As newer medications and formulations are developed, there are an expanding number of potential sources of contact dermatitis to PG. PG is a particularly common ingredient in topical corticosteroids. In 1993, PG was found in 48 out of 82 corticosteroid creams, gels, ointments, and lotions in the United States. (2)
A review of A Pocket Guide to Medications Used in Dermatology 8th edition (2003) by Scheman and Severson (22) reveals that propylene glycol was found in almost 50% of approximately 141 corticosteroid products profiled. Corticosteroid gels, in particular, were likely to contain PG, with 75% of the products profiled containing PG. Among creams, 61% contained PG, while 60% of lotions contained PG and 43% of ointments contained PG. Corticosteroid foams represent a newer type of vehicle, and PG is found in both Olux foam (clobetasol proprionate) and Luxiq foam (betamethasone valerate). In addition, of the 372 emollients profiled, 29% have PG, and of hand sanitizers, 75% have PG.
Most cases of iatrogenic contact dermatitis resulting from PG will never undergo patch testing to confirm the allergen. Discontinuation of the offending medication may result in improvement. At other times, the patient with dermatitis does not respond to therapy and, therefore, is prescribed multiple medications before they finally, fortuitously, experience improvement. Based on our experience in the Baylor contact dermatitis clinic, the number of such cases is much more than indicated by the case reports found in the literature.
One of the hallmarks of contact dermatitis to propylene glycol is not necessarily worsening of the dermatitis with therapy, but rather dermatitis that does not respond to potent topical steroids. These cases often respond to a lesser potency topical steroid when provided in a vehicle lacking PG. The cases we describe here all represent multifactorial cases of recalcitrant dermatitis. In each case, avoidance of multiple allergens, initiation of topical corticosteroid therapy, appropriate protective measures, and the use of emollients were all necessary for improvement. However, all experienced dramatic improvement of their dermatitis with these relatively simple measures, such that none were required to seek systemic therapy or phototherapy. Recognition of the role of iatrogenic contact dermatitis permitted appropriate therapy that proved to be effective. Propylene glycol is only one of many allergens that may result in iatrogenic contact dermatitis; in patients with recalcitrant dermatitis, and particularly in those in which systemic therapy or phototherapy is being considered, patch testing is an important aspect of therapy.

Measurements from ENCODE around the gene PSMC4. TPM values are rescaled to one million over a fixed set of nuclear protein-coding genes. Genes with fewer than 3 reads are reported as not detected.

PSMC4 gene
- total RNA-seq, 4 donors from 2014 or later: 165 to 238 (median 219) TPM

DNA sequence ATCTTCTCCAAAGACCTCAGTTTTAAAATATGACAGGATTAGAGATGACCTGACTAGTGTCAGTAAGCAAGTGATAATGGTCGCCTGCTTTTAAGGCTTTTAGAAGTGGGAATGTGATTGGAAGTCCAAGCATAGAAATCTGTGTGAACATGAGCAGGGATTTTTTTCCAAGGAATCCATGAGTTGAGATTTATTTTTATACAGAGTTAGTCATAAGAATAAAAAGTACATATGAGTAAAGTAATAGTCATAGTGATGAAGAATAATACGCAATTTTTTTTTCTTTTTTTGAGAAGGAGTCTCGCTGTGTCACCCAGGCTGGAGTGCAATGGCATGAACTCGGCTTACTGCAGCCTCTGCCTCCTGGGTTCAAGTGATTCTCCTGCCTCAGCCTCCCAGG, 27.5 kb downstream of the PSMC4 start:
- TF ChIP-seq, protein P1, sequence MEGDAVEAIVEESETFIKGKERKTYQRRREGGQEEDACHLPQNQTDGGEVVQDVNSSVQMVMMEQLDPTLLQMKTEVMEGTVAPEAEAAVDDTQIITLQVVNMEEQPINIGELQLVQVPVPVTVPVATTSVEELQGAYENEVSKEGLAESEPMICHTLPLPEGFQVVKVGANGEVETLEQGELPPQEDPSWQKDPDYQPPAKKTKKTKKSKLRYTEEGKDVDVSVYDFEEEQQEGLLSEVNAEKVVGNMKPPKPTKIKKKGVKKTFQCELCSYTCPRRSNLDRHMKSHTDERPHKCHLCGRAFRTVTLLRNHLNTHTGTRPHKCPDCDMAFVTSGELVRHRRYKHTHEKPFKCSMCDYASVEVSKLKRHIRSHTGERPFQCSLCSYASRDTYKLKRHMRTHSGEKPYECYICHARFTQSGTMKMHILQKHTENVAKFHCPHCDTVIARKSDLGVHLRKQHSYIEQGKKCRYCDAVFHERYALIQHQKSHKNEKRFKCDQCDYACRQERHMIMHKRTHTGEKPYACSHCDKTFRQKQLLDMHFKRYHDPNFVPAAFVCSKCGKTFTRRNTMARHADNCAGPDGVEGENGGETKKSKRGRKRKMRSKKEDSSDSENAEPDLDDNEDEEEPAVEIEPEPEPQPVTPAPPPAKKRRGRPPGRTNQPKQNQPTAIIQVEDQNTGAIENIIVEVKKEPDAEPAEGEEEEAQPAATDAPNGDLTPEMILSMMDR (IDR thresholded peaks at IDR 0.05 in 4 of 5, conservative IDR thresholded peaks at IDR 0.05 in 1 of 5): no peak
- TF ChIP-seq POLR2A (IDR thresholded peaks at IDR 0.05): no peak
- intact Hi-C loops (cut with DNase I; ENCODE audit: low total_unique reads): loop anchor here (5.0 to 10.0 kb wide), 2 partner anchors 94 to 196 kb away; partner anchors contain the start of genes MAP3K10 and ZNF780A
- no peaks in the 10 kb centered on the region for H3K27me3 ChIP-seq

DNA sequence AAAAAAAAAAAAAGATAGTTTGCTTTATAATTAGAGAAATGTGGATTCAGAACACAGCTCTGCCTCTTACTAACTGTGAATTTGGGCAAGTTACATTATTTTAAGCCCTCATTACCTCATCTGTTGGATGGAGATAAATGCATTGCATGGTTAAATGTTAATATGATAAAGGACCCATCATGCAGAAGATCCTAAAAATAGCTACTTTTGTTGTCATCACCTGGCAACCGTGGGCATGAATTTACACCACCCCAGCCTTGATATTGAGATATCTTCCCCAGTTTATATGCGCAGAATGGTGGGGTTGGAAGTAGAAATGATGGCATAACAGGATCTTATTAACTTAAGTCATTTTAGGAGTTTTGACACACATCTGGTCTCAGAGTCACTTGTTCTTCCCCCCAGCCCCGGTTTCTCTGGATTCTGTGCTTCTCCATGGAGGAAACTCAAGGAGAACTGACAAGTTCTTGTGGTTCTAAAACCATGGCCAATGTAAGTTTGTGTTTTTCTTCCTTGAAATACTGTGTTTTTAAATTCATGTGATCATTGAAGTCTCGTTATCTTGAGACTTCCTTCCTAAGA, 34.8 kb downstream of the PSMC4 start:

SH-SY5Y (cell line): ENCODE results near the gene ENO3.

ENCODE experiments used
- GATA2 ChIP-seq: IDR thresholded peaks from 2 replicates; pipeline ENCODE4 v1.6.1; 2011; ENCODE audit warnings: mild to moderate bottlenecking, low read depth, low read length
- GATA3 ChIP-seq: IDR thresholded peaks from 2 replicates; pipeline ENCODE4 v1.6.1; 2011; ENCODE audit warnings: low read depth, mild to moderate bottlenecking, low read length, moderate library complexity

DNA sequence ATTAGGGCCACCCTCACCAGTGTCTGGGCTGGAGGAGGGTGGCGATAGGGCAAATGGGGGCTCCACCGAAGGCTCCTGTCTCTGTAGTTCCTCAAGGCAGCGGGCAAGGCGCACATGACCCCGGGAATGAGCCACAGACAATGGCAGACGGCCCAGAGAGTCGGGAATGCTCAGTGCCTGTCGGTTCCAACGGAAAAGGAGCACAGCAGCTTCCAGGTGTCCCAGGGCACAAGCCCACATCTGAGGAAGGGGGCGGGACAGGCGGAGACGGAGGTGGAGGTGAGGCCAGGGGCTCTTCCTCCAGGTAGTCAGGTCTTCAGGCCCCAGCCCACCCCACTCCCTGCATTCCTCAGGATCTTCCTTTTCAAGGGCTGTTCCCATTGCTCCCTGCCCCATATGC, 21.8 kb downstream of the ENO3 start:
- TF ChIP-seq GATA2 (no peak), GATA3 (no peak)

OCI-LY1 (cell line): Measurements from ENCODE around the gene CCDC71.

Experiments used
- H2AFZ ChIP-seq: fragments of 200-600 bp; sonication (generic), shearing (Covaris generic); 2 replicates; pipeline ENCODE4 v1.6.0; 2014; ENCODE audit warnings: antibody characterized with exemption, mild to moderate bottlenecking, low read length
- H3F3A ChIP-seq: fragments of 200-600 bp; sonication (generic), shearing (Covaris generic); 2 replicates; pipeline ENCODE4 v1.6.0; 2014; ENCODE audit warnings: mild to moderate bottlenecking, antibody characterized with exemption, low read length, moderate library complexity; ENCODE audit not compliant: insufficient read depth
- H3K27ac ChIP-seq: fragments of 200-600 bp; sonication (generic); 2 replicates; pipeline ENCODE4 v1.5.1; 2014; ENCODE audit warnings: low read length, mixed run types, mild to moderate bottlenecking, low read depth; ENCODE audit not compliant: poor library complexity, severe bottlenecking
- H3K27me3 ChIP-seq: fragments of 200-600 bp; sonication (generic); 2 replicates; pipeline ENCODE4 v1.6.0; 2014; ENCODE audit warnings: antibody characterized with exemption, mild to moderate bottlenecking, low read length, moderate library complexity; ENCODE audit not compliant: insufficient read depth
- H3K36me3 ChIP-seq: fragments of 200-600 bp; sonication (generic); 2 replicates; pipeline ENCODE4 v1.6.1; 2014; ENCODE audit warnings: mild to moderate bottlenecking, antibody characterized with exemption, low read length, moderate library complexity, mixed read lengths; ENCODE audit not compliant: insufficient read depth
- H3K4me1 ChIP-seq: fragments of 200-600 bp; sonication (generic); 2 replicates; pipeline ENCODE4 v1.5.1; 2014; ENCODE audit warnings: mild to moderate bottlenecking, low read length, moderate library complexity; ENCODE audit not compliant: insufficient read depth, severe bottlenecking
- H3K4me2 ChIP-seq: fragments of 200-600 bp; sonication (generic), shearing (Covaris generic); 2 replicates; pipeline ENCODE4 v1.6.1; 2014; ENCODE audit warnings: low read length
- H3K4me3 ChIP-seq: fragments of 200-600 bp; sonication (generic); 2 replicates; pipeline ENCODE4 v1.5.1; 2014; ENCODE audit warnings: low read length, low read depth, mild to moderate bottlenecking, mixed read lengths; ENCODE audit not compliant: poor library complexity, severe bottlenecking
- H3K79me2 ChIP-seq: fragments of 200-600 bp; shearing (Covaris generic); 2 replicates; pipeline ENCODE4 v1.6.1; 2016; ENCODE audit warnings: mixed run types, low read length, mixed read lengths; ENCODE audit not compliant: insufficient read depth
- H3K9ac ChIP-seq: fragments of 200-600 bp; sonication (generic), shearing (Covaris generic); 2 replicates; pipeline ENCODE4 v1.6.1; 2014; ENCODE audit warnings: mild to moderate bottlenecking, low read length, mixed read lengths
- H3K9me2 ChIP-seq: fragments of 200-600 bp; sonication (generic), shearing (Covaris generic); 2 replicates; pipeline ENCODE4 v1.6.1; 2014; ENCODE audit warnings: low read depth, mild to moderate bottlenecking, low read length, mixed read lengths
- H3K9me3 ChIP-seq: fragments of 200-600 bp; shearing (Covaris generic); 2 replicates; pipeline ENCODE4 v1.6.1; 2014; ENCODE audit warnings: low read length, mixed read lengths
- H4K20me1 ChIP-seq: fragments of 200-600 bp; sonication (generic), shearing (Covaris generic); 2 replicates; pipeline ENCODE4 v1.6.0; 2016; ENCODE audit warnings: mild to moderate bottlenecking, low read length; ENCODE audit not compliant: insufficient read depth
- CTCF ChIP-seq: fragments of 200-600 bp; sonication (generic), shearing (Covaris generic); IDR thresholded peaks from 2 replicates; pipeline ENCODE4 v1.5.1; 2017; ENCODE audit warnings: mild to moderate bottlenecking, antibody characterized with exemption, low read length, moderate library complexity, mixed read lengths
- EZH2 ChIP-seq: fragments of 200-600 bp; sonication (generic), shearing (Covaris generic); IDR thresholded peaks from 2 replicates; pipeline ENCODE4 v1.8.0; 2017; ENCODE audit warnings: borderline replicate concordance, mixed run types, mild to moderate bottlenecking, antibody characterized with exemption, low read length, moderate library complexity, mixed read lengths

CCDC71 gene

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Rebecca Lu BA, Rajani Katta MD
Department of Dermatology, Baylor College of Medicine, Houston, TX